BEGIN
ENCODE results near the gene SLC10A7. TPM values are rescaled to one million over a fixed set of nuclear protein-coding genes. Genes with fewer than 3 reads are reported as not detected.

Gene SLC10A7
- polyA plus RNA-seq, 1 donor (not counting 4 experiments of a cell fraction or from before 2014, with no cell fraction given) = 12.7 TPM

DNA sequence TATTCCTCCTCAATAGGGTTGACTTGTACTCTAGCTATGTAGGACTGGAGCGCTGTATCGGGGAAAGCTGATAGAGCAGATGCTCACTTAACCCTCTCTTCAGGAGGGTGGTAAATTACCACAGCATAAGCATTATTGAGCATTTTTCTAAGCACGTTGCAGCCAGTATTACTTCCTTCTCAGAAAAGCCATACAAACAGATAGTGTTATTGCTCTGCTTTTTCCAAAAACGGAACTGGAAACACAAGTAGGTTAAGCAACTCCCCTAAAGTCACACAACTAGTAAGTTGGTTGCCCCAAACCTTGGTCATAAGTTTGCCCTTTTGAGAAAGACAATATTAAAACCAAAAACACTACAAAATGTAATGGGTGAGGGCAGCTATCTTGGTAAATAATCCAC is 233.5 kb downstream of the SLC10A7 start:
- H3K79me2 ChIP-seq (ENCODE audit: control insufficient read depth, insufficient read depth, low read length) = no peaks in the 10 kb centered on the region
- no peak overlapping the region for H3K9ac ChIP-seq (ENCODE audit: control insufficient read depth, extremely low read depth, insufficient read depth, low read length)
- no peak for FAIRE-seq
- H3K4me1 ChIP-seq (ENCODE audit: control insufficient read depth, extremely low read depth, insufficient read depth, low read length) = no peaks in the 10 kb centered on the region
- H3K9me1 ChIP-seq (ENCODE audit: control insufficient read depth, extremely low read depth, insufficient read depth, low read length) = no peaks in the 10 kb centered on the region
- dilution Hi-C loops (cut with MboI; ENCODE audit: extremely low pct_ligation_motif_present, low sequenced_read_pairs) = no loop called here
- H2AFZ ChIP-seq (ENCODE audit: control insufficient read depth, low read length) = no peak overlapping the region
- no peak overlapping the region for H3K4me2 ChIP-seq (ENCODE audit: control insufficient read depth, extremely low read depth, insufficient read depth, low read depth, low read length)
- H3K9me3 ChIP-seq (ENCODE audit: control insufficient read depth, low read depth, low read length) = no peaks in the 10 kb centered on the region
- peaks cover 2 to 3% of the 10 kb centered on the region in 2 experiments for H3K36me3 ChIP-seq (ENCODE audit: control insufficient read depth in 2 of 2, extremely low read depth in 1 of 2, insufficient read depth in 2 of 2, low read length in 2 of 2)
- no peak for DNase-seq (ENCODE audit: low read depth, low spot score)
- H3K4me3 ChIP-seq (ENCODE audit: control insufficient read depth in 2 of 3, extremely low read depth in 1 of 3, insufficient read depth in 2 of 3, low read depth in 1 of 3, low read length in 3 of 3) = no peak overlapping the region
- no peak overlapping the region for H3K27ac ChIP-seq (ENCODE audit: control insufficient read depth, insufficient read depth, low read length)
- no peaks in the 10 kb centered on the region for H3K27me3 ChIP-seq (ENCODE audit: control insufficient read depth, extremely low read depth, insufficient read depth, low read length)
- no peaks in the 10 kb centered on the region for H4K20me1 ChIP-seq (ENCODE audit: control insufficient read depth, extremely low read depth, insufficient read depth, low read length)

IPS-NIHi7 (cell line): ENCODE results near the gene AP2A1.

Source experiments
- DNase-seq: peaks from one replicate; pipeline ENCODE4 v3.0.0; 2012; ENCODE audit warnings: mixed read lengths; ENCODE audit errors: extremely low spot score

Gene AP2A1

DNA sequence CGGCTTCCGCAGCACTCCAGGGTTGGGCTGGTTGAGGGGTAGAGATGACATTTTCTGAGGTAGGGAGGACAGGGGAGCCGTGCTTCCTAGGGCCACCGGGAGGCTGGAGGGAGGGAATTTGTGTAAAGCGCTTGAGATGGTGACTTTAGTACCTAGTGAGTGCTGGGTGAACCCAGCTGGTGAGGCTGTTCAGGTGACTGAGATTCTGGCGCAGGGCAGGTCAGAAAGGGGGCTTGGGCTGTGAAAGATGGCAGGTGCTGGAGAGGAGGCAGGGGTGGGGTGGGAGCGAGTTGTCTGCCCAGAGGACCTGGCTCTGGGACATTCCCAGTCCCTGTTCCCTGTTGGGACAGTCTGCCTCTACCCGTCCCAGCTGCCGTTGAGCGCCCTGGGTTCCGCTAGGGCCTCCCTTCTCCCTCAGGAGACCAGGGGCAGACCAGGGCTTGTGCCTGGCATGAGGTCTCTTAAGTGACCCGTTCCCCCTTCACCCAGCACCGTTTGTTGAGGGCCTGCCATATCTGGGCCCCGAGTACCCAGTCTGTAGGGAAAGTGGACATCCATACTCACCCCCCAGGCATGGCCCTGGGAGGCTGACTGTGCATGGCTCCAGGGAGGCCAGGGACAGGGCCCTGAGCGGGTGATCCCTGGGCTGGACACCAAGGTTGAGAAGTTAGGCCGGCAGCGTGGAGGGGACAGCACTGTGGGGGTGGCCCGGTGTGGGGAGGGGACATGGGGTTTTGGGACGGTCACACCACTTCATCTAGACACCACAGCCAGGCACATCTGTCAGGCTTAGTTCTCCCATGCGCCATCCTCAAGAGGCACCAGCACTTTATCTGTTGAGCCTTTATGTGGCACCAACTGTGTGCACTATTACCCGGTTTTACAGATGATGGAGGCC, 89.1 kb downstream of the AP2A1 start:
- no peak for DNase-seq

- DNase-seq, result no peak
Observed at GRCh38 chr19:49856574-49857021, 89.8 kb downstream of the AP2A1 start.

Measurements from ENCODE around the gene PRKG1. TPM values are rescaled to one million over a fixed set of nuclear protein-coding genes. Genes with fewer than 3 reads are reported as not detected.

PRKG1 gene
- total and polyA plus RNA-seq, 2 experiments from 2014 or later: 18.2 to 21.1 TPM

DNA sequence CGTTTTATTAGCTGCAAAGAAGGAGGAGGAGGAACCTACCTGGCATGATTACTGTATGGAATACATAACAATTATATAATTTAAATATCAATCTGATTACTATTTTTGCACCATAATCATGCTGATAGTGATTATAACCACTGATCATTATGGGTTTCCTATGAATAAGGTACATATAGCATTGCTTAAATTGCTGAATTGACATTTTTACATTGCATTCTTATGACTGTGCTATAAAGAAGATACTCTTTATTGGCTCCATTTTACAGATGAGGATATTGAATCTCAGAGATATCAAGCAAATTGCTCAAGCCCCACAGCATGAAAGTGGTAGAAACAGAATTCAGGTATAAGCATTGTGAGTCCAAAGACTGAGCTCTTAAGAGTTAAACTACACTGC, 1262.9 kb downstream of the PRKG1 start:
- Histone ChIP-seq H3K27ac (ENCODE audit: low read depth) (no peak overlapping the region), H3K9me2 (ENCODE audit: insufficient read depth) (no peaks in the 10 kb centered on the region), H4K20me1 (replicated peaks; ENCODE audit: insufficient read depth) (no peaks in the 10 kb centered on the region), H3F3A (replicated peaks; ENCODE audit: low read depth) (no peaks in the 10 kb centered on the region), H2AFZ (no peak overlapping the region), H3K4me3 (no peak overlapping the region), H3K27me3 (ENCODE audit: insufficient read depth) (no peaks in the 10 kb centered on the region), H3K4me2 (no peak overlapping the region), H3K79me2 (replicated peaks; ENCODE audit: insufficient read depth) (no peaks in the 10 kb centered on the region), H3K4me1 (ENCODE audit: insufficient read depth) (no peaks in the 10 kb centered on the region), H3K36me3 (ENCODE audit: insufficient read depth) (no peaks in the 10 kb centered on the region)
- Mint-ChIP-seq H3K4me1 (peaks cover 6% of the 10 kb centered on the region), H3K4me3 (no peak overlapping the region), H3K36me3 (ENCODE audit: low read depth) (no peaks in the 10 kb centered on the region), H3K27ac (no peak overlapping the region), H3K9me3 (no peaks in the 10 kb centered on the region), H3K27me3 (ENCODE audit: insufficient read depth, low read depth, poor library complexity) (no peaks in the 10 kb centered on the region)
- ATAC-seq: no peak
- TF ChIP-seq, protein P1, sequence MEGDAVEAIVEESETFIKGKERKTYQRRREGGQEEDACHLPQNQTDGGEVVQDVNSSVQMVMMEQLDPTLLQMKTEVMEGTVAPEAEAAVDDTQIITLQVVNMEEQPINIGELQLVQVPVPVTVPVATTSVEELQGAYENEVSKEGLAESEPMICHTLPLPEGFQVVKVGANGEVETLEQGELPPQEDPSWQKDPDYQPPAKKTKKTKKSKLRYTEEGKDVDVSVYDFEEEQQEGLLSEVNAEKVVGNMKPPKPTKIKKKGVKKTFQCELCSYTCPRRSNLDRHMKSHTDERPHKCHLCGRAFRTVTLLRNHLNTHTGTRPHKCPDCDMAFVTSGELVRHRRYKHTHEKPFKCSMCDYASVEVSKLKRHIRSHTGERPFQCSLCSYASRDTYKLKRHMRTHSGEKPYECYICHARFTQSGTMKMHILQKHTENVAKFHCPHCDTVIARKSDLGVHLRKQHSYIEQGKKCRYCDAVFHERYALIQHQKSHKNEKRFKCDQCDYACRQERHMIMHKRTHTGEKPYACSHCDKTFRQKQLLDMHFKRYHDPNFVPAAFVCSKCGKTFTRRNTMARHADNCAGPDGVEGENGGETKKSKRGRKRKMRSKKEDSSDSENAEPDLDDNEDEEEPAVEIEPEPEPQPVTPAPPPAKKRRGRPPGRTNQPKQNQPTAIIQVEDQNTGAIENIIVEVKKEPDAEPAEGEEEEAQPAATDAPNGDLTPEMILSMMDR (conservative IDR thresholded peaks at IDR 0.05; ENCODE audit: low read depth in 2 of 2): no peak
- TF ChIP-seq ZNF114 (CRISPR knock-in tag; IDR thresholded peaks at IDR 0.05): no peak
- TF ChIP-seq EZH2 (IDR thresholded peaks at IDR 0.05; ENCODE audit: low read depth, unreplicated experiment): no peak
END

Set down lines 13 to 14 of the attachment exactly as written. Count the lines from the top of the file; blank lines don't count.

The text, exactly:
- H3K9me3 ChIP-seq (ENCODE audit: control insufficient read depth, low read depth, low read length) = no peaks in the 10 kb centered on the region
- peaks cover 2 to 3% of the 10 kb centered on the region in 2 experiments for H3K36me3 ChIP-seq (ENCODE audit: control insufficient read depth in 2 of 2, extremely low read depth in 1 of 2, insufficient read depth in 2 of 2, low read length in 2 of 2)